And our work continues. Part of our current focus is working closely with suppliers and manufacturers to help them meet our GMO Labeling Policy.
As you may be aware, the National Bioengineered Food Disclosure Law was passed by both the Senate and House and signed into law on July 29, 2016. It directs the USDA to develop a national mandatory system within 2 years for disclosing the presence of GMO ingredients, effective by July 2018. But you probably won’t see information on all products by that date. Similar to the implementation process for other new government regulations, there will likely be a grace period for compliance. (For example, the grace period for organic labeling was 18 months.)
It’s extremely important that our suppliers and customers are clear about what we expect in terms of our GMO disclosure, deadline, requirement for third party verification of non-GMO claims, and where our policy differs from the national law.
For example, the national law allows the disclosure of GMO ingredients through the use of QR (Quick Response) codes on the label. This is absolutely unacceptable for our policy. We do not consider a QR code to be an adequate declaration of GMO ingredients. If a product features a QR code, we still require an on-package GMO claim on the label in order to be sold in our stores.
We’ve been the first to do a lot of the groundwork on GMO transparency. The past three years have been a learning process as we evaluated our entire food supply chain – from manufacturing facilities and ingredient suppliers to what farmers feed their animals. GMOs are so pervasive in North American food crops, determining what does and does not contain GMOs is a daunting task.
We’ve also taken into account the regulations proposed in state laws as well as what was ultimately adopted in the new national law. Based on all of this information, we recently communicated to our suppliers some policy modifications to what we announced in our GMO Transparency Initiative in 2013. Here’s an overview of our requirements.
By September 1, 2018, Whole Foods Market will require suppliers of food to label products that contain genetically modified (GMO) risk ingredients.
Our policy identifies a GMO risk ingredient as one that is derived from a genetically engineered agricultural crop. As of September, 2016, the GMO risk crops are: corn, soy, sugar beets, canola/rape, cotton, alfalfa, zucchini/summer squash and papaya. The risk goes beyond these crops as whole products — there are hundreds of ingredients and additives derived from these crops, which also must be labeled.
Similar to the national law, we will not require suppliers to label ingredients derived from animals fed GMO feed for the purpose of our transparency deadline in 2018. That means a food product that contains a meat or dairy ingredient, but does not contain any other risk ingredient, won’t be subject to a labeling requirement. This is a modification from our original announcement and an acknowledgement of the complications in the feed supply. We will continue to actively encourage our suppliers to source animal ingredients from animals not fed GMO feed and to pursue Non-GMO fed verification. Any product labeled as “Non-GMO” or “Organic” must be verified to standards that do not allow ingredients derived from animals fed GMO feed.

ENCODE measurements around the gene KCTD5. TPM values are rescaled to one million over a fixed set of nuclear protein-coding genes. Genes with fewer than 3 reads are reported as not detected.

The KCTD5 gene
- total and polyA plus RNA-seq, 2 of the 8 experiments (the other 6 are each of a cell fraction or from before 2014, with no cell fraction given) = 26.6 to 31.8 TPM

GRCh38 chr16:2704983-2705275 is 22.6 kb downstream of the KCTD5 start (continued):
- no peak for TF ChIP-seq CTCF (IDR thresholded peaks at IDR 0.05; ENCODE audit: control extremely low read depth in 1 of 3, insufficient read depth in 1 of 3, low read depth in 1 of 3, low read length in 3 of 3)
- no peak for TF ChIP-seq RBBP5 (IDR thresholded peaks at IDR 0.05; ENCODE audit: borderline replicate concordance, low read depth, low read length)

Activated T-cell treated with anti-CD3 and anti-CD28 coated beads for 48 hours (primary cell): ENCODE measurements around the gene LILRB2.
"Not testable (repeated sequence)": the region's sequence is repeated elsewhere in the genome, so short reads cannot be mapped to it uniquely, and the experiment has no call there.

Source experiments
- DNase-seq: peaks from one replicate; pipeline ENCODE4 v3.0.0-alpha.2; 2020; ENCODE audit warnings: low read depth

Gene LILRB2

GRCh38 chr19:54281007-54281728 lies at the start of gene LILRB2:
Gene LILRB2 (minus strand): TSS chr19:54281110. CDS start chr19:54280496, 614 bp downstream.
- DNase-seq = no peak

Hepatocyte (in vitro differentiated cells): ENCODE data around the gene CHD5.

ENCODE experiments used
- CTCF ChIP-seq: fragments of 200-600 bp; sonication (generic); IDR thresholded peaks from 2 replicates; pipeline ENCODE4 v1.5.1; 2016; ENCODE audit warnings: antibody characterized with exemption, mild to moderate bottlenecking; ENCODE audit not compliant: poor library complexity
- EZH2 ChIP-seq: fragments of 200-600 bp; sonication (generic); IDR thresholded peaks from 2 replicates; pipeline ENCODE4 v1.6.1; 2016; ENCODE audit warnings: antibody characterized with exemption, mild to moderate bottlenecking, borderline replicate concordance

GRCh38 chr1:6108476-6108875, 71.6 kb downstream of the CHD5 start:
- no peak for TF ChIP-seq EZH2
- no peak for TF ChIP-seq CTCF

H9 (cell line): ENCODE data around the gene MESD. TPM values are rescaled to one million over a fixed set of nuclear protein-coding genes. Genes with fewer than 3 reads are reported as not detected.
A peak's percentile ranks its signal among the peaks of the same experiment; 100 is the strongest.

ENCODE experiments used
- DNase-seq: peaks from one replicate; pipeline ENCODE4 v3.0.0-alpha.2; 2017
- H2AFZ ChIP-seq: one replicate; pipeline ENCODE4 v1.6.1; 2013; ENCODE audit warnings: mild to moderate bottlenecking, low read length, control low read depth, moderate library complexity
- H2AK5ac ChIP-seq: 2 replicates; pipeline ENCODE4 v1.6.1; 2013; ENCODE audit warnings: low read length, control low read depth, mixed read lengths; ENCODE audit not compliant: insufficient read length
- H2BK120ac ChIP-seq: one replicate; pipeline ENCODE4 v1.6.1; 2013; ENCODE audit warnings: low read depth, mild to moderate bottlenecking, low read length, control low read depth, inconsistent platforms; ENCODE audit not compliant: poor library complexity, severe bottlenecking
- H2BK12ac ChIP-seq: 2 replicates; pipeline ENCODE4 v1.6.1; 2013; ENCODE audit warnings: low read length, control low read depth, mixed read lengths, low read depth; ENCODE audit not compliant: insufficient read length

The focus of our transparency commitment in 2018 is on major agricultural GMO ingredients. At this time, we will not require nutrients or minor ingredients (less than 0.9% by weight in the aggregate) to require labeling. This is a clarification from our original announcement.
Many yeasts, enzymes and other microorganisms used in the production of wine, beer, cheese and other products are produced using genetic engineering. Both the USDA Organic Standards and The Non-GMO Project do not allow the use of genetically engineered microorganisms. However, the national law does not require “produced with genetic engineering” statements on products that contain genetically engineered microorganisms. Acknowledging the complication this presents for our suppliers, we will not require products in which microorganisms are the ONLY risk ingredient to make a label claim. We encourage customers seeking to avoid GMO microorganisms to choose organic or non-GMO verified products.
We also require all non-GMO claims on food products in our stores be verified by a third-party verification program approved by Whole Foods Market. We currently allow verification through:
- The Non-GMO Project
- NSF True North
- USDA Organic (and equivalent international programs)
We are proud of the achievements we’ve accomplished so far and are excited to see all the work in development come to fruition. We think our customers will be pleased with the results. Shopping at Whole Foods Market – located in 42 states now – makes it even easier for customers who care about GMO transparency in our food.
To learn more about our commitment to GMO transparency, visit GMO – Your Right to Know.
How to access an QR code to find out what’s in that product
What you need:
- smart phone with camera feature
- pre-installed app with QR code reader (some newer phones already contain this app)
- open the app and center the QR code on your screen with a steady hand (same as depositing checks through your phone)
No matter which brand you use, you can find the app at the appropriate store (Apple app store, Android market, Blackberry app world etc.)
Learn more about QR codes—history, use, design, etc.
How to be sure it’s non-GMO
Make sure one of these symbols is on your packaged food product—all three ensure that it’s non-GMO. The Non-GMO Project seal of approvel is the most visible and appears most frequently. The NSF (National Sanitation Foundation) is not as well known but has been around longer–since 1949. If the barcode number on your produce begins with the number 9, it’s organic. Otherwise you can’t be sure. Keep in mind that if it’s a local product, it may not have gone through all the steps to be certified so ask the company.
Don’t believe that GMOs are dangerous and should be avoided?
Stay tuned for an upcoming article with piles of research…